An alternative assessment

Some teachers assign projects over giving exams

Yearbook+advisor+Jennifer+Holcomb+dosen%27t+have+exams+for+her+students%2C+taking+part+in+a+trend+for+some+teachers.

Taylor Bravo

Yearbook advisor Jennifer Holcomb dosen’t have exams for her students, taking part in a trend for some teachers.

Riley Laurence, Staff Reporter

For most students, by the time December comes around, their minds are focused on one thing and one thing only: winter break. However, before students can take their two-week vacation from school, they must take semester exams. But instead of the traditional multiple choice exam that comes to mind when most people think of finals, some teachers on campus have decided to take an alternative route to assessing their students’ knowledge.

“Exams have never been a part of any of my classes as I don’t think all classes lend themselves to a paper based test,” video technology teacher Brian Higgins said. “For many elective classes, a final project is a more accurate way to gauge a student’s mastery of content than a paper based exam as students have to show what they have learned by way of a tangible product that showcases the skills learned thus far.”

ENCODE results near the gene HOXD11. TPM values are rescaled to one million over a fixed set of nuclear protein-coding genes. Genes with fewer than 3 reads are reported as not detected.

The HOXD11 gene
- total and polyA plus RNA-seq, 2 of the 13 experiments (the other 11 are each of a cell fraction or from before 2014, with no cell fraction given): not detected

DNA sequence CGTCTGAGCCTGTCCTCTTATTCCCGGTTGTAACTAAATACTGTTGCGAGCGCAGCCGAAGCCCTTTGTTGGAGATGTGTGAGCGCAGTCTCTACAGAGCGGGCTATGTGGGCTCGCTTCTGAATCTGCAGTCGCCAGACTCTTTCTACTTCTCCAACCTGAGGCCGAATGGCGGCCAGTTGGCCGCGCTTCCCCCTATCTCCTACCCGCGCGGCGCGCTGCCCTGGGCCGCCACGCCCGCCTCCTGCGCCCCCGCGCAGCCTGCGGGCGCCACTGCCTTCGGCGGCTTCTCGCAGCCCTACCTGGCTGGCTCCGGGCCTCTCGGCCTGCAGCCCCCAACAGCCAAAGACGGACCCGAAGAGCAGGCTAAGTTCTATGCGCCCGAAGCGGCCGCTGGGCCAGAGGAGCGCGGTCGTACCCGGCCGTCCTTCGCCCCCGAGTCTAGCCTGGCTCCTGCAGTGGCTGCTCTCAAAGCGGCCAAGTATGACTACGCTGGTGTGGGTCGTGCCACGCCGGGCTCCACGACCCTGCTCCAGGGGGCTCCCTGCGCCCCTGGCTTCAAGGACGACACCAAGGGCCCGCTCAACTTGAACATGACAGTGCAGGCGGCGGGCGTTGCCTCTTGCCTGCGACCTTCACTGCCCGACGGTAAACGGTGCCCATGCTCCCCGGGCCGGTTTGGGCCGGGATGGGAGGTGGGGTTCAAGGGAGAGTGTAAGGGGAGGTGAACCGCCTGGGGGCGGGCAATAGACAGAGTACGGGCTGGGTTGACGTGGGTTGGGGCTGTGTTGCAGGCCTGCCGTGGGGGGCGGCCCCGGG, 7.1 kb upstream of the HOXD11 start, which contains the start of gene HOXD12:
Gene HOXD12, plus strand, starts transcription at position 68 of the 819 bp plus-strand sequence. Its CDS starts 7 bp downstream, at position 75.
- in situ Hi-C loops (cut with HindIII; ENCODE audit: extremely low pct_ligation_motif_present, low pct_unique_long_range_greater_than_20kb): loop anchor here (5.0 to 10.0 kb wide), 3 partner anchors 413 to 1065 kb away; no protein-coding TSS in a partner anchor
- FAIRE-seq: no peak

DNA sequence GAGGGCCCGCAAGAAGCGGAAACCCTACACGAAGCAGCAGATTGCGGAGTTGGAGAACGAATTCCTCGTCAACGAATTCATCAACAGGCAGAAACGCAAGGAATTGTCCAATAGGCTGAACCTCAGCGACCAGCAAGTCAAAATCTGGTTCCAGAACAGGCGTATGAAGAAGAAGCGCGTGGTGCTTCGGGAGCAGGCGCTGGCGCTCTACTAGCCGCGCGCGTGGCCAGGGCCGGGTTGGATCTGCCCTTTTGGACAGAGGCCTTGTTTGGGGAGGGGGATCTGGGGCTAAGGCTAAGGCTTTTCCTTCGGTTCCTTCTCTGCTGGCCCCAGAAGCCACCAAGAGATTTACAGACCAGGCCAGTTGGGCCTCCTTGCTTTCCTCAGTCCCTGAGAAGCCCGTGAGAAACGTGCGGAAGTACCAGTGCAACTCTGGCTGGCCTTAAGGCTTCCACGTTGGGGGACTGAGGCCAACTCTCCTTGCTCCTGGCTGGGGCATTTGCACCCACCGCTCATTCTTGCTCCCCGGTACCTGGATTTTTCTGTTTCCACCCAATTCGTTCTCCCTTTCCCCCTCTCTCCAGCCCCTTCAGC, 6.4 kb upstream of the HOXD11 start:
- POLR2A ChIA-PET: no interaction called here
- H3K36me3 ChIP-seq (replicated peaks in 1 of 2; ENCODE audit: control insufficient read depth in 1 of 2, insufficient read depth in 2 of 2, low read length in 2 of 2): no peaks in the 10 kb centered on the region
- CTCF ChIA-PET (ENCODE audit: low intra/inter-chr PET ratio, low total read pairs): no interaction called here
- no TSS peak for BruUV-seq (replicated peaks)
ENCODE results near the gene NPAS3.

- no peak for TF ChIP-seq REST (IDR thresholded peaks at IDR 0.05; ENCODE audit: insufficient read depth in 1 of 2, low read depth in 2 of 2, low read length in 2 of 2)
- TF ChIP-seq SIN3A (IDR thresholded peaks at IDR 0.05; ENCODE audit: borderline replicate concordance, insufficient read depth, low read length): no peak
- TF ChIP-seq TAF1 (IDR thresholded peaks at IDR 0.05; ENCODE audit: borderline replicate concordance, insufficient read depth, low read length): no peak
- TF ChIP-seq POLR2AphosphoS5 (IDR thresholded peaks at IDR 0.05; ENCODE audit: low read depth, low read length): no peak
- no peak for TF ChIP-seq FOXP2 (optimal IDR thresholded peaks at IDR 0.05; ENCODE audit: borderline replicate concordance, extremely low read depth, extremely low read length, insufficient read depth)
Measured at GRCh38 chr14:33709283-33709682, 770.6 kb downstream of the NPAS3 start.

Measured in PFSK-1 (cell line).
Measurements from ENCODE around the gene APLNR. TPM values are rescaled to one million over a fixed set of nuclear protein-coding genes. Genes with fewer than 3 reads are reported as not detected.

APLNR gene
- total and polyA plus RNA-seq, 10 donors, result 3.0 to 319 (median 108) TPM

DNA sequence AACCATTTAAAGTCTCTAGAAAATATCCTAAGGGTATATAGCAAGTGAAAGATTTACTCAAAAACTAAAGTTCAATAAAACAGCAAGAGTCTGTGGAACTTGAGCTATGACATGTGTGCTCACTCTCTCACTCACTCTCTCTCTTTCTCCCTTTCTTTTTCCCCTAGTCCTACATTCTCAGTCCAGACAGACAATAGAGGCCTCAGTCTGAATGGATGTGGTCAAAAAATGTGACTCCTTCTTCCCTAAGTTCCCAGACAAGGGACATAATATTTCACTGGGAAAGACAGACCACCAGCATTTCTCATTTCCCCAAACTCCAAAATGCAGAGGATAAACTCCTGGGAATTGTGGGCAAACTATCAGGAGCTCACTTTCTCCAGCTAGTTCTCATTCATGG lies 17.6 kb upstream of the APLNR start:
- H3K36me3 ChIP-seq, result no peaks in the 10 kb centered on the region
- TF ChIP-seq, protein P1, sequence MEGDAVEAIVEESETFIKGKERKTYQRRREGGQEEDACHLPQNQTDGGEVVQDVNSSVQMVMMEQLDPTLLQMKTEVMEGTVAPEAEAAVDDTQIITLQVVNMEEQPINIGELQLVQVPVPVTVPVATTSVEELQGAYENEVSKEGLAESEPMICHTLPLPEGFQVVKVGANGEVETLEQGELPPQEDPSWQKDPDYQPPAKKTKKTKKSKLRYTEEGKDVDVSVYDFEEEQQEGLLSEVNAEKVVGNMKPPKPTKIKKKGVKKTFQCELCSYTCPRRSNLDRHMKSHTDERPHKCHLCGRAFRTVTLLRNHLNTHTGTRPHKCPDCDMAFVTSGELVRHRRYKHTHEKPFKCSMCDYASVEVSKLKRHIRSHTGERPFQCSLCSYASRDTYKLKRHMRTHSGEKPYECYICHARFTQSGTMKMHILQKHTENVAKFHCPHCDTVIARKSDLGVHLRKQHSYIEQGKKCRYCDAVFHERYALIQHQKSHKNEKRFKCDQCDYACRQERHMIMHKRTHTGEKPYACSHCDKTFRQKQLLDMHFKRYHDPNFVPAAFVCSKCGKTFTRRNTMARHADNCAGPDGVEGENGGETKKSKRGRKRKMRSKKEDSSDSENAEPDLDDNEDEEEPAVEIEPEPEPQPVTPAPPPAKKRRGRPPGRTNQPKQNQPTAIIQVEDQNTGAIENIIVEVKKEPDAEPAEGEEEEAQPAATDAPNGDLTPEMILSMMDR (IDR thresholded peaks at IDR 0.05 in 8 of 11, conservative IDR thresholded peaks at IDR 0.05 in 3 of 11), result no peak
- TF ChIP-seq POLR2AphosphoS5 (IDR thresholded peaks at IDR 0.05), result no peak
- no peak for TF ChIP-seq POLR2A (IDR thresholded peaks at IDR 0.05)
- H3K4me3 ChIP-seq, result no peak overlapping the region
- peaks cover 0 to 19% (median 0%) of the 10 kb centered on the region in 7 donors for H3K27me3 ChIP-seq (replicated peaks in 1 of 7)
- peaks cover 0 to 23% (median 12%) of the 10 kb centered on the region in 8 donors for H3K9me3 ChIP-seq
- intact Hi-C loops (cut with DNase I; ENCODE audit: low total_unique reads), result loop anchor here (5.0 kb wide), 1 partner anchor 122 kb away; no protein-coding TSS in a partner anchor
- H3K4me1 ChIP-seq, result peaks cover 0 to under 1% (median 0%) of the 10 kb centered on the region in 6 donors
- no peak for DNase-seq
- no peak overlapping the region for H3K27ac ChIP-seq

Higgins is one of many teachers on campus who does not give a final exam to evaluate his students’ knowledge, but assigns a project so his students have a chance to show what they’ve learned in an alternative way. For some teachers, however, final exams directly correlate to their students’ success in the course.

“For my class, giving a semester exam is vital to the kids’ success in May when we take the AP test because it allows me to see where the students are,” AP Statistics teacher Darla Emerson said. “It also allows me to see what I need to do in order to get my students where they need to be.”

Either way, most teachers give some form of an assessment to make sure that their students are learning the material necessary to cover the course objectives.

“I really think it’s important for students to show what they’ve learned through application rather than just multiple choice answers or fill-in-the-blank,” Photojournalism teacher Jennifer Holcomb said. “I want to see that they can apply all of the different skill sets that we have learned and reinforced and that they can make a product out of it. That, to me, is going to demonstrate true learning.”